4) 1962: the white lines are the start of the city drainage system as the city deals with increased storm runoff from new housing developments. The water is beginning to appear.
5) 1976: huge change–the lagoon is clearly visible and there are bleached out swaths on the marshy island.
6) 1980: “Now it’s reed canary city–a disaster,” Hefty said.

From analyzing these photos and from his field inspections, Hefty described Castle Marsh as “a shell of its former self. It looks like it was a wet prairie, sedge meadow and shallow emergent marsh and it’s now converted to turf or open water. There is very little left of the original habitat of the 1940s and 1950s.”
Hefty warned against harsh judgments towards park planners: “People had different ideas back then. There was no Earth Day. A wetlands was no-land–people didn’t value what they were. They viewed what they were doing as an improvement.”
Kurt Welke, the DNR’s Fisheries Biologist, would not definitively say that there are no pike spawning in Warner Lagoon, although his description of the lagoon’s problems matched Hefty’s assessment.
“Warner Lagoon is an artificial construct. The mindset back then was we have this public asset, an opportunity for angling. It has diminished in quality and so has its value.”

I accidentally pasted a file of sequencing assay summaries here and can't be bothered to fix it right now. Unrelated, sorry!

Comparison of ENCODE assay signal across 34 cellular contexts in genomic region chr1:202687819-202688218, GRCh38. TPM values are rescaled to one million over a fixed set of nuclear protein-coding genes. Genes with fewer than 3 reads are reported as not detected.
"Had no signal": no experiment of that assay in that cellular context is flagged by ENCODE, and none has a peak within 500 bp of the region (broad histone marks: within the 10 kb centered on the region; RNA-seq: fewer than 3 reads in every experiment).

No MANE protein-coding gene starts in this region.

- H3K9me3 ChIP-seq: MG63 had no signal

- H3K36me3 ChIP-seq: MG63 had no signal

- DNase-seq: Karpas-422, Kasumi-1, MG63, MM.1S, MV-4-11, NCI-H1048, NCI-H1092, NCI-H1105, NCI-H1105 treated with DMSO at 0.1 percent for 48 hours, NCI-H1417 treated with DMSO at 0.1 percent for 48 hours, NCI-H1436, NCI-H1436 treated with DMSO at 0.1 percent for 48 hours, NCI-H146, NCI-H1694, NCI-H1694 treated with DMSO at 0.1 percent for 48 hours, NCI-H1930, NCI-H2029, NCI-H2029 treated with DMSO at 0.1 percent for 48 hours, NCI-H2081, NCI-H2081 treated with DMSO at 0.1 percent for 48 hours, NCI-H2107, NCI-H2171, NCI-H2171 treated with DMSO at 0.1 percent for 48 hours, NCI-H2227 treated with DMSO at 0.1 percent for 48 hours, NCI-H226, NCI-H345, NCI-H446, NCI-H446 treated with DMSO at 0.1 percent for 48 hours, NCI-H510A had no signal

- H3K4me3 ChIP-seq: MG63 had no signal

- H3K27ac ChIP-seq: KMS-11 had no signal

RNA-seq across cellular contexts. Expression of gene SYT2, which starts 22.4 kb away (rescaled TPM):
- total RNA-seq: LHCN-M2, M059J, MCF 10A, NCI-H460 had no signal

As regards the pike, Welke said “now their presence is largely artificial and dependent on human inputs. There’s not much spawning habitat left for the pike in the Yahara Chain.”
Welke said the pike might still be going to Warner Lagoon to spawn but doubts all the pieces are in place in order for the pike to reproduce. Even if the females have the habitat to lay the eggs, do the males fertilize them? Can they mature successfully? Can they hatch and can the fry mature and survive predation? The habitat has been so compromised by sediment that Welke thinks the answer to these questions is negative, since the pike is a habitat specifist, not a generalist like carp or bluegill.
“Look at how the pike swim and what they need. We’ve altered things too much for them.”

Fixing it: The Physics and Politics of Fluid